“If you can describe that as guilt, then I am guilty, but not voluntarily. Legally speaking, I am innocent,” he told Der Spiegel in 2005.
In the book accompanying the BBC documentary, historian Laurence Rees describes the experience of listening to Mr Groening speak about his time at Auschwitz as a “strange experience”.
He says Mr Groening “shields himself” from taking full responsibility, by referring to the power of family beliefs and propaganda, but that he does not claim to have purely been following orders.
“He carried on working at Auschwitz not just because he was ordered to but because… he thought the extermination programme was right.
“It’s just that that ‘right’ then turns out not to be ‘right today.”
In September 2014, it was reported that Gröning had been charged by state prosecutors with having been an accessory to murder for his role at Auschwitz receiving and processing prisoners and their personal belongings. The indictment stated that Gröning economically advanced Nazi Germany and aided the systematic killing of 300,000 of the 425,000 Hungarian Jews who were deported to Auschwitz by 137 railway transports during the summer of 1944.
The trial commenced on 20 April 2015 at Lüneburg Regional Court (Landgericht). In an opening statement, Gröning asked for forgiveness for his mainly clerical role at Auschwitz in the summer of 1944, by saying: “For me there’s no question that I share moral guilt,” the 93-year-old told the judges, acknowledging that he knew about the gassing of Jews and other prisoners. “I ask for forgiveness. I share morally in the guilt but whether I am guilty under criminal law, you will have to decide”.
During the trial several of the 60 ‘co-claimants gave evidence.Eva Mozes Kor who was 10 years old when she arrived at Auschwitz, testified that she and her twin sister were used for the cruel medical experiments conducted by Josef Mengele
and that she had lost her parents and older sisters in Auschwitz. Kor conversed with and embraced the defendant after giving evidence,while other holocaust survivors in the courtroom protested against this gesture.Another witness, Max Eisen who was 15 years old at the time of entry into Auschwitz, described the brutality of the extermination part of the camp, including extracting gold teeth from dead victims. On 12 May 2015, Susan Pollack, an 84-year-old Briton, gave evidence how she was taken from Hungary to Auschwitz and Bergen-Belsen; describing the living conditions encountered at Auschwitz, she said: “I was in a barrack with about 800 other girls … we were losing weight, we weren’t able to use our minds anymore”. On the same day, Ivor Perl, an 83-year-old Briton who was born in Hungary into a religious Jewish family, also gave evidence;Perl testified that he was 12 years old when he arrived at Auschwitz and that he and his brother lost his parents and seven siblings in the Holocaust In July, Irene Weiss, an 84-year-old survivor from the United States, testified that her family was torn apart on arrival at Auschwitz in May 1944, during the mass deportation of Hungarian Jews and that she had lost both her parents, four siblings and 13 cousins at Auschwitz.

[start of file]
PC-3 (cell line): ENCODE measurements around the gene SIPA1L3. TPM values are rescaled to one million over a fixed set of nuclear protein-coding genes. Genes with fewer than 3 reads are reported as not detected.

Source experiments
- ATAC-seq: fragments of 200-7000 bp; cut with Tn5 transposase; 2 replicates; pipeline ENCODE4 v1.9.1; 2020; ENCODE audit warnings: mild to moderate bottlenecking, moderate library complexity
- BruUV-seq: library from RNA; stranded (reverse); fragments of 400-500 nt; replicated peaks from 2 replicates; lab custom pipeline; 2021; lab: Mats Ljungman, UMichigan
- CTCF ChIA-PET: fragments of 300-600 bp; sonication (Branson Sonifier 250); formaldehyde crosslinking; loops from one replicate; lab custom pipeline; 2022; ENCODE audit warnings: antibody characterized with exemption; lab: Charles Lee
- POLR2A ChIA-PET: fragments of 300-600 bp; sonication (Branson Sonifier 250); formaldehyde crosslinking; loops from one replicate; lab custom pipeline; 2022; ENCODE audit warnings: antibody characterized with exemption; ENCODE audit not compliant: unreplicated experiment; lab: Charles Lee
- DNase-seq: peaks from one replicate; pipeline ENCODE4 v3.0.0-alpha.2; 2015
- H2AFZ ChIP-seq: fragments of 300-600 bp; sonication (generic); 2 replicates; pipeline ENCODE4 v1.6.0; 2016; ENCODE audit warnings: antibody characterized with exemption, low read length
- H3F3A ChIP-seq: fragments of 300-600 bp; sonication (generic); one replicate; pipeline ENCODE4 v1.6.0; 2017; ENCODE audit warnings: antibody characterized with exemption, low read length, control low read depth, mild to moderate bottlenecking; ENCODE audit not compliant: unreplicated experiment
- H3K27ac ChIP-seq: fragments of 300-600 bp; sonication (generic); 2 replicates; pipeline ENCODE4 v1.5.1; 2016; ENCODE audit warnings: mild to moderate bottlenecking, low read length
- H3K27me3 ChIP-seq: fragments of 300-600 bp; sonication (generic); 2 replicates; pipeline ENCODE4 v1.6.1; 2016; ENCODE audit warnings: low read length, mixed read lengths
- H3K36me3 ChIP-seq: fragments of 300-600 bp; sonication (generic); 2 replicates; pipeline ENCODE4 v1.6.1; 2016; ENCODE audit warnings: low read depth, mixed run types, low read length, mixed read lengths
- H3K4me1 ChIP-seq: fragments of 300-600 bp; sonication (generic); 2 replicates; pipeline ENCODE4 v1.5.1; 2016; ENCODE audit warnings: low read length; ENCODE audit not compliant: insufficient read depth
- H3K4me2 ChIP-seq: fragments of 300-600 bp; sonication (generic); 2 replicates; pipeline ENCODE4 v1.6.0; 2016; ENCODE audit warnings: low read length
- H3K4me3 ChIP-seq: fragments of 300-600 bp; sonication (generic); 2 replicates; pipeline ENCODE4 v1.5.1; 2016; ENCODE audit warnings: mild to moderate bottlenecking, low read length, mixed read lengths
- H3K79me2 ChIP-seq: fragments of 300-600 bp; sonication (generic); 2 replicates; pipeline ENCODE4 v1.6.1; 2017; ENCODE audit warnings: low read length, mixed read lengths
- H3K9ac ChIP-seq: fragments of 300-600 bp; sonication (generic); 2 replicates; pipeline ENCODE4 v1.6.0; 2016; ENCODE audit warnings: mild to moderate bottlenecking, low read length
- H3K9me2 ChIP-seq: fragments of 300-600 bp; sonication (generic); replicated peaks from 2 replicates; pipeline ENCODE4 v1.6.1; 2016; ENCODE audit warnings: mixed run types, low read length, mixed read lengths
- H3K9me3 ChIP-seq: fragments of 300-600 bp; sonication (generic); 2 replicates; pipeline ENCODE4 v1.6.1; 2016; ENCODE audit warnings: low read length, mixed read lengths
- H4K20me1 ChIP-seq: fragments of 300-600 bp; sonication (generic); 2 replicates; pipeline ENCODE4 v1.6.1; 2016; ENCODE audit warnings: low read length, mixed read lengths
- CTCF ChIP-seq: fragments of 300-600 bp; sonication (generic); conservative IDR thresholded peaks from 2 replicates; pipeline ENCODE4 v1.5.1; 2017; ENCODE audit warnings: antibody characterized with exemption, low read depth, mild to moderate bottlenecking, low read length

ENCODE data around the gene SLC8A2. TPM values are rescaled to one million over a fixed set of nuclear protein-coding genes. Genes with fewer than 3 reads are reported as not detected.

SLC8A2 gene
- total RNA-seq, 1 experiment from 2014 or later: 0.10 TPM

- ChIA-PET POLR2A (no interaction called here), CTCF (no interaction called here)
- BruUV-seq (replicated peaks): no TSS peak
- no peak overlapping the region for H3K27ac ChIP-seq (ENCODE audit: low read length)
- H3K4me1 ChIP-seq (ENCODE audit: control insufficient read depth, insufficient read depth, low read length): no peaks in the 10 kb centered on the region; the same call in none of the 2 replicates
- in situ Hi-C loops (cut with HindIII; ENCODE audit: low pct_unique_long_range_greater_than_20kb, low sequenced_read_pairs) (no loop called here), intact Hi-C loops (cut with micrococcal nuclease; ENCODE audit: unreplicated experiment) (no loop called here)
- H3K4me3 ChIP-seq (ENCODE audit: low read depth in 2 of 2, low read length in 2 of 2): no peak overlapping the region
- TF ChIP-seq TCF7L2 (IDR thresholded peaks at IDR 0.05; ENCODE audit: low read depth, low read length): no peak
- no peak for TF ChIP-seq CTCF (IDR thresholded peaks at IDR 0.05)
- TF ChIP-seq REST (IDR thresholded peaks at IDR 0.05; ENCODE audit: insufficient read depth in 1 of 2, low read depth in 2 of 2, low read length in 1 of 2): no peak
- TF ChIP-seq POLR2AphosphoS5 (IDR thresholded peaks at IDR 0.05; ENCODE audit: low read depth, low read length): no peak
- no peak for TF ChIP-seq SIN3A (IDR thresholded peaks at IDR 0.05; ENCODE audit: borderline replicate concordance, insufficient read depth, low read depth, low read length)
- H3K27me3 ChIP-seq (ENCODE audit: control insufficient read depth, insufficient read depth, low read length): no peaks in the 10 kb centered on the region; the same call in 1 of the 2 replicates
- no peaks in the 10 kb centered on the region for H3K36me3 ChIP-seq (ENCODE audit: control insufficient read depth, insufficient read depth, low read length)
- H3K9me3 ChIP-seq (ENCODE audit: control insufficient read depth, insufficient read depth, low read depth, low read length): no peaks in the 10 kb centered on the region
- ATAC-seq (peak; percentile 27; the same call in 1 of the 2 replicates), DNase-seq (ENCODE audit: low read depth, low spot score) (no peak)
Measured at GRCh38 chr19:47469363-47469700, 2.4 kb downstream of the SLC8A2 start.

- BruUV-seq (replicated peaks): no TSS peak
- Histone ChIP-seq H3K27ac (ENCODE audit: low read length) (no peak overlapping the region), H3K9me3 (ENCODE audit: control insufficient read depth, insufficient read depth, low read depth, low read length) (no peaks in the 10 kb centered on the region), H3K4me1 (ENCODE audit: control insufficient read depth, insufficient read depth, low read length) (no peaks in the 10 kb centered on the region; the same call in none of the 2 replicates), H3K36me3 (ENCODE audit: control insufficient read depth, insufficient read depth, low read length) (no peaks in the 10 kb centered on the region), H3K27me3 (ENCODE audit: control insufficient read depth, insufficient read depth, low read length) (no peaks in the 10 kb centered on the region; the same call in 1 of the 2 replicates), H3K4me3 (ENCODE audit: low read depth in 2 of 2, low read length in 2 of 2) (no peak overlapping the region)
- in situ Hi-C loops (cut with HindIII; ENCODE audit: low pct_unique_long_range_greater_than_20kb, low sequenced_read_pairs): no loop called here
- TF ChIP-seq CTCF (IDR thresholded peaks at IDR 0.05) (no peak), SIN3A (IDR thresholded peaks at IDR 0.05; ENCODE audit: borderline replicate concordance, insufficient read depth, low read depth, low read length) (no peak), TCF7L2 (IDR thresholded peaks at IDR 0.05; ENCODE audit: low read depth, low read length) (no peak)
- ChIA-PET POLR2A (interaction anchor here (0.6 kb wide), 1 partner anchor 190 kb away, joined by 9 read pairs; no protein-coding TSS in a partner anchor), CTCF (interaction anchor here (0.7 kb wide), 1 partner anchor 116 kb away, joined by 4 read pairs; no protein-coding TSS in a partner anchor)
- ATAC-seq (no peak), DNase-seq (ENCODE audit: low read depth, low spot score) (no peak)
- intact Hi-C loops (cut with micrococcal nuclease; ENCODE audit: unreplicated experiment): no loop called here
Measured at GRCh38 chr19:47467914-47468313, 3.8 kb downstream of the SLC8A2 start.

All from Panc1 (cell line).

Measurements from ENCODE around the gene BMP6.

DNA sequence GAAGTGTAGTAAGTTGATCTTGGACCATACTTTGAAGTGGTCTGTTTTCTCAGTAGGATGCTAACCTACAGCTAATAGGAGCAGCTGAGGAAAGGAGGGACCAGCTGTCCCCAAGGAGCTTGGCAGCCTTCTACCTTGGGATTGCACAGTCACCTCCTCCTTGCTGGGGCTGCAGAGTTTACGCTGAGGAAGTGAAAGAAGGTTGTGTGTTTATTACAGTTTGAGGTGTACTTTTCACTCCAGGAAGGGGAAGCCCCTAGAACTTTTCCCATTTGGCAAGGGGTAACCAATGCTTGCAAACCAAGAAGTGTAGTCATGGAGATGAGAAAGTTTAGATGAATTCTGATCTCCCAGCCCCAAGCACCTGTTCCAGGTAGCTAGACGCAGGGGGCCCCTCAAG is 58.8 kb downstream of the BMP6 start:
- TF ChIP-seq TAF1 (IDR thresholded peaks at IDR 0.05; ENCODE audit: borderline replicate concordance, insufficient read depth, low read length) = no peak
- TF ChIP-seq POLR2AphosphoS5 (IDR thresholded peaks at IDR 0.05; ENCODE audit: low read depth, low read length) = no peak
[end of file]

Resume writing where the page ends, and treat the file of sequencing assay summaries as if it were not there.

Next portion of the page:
On 15 July 2015 he was found guilty of being an accessory to the murder of at least 300,000 JewsReacting to the sentence, Auschwitz survivor Eva Mozes Kor said that she was “disappointed” adding: “They are trying to teach a lesson that if you commit such a crime, you will be punished. But I do not think the court has acted properly in sentencing him to four years in jail. It is too late for that kind of sentence… My preference would have been to sentence him to community service by speaking out against neo-Nazis. I would like the court to prove to me, a survivor, how four years in jail will benefit anybody.”
Although I do believe Oskar Gröning was guilty albeit by association and complicity, I do think Eva Mozes Kor makes a valid point. It would have been more beneficial to have sentenced him to community service by speaking out against neo -Nazis and go to schools and talk about his time and the crimes he was complicit in, in Auschwitz
What a wonderful woman she is though, I hope she will be an example to all of us.
On 28 November 2016, the appeal was declined by the German Federal Court of Justice. In August 2017, Gröning was judged to be fit for prison. An appeal to the Federal Constitutional Court also failed. The latter court ruled his age was not a valid reason not to send him to jail.
On 15 January 2018, Gröning applied for pardon as a last measure to avoid imprisonment.The pardon was rejected.
On 9 March 2018, Gröning died while hospitalized before he was to begin his sentence. He was 96.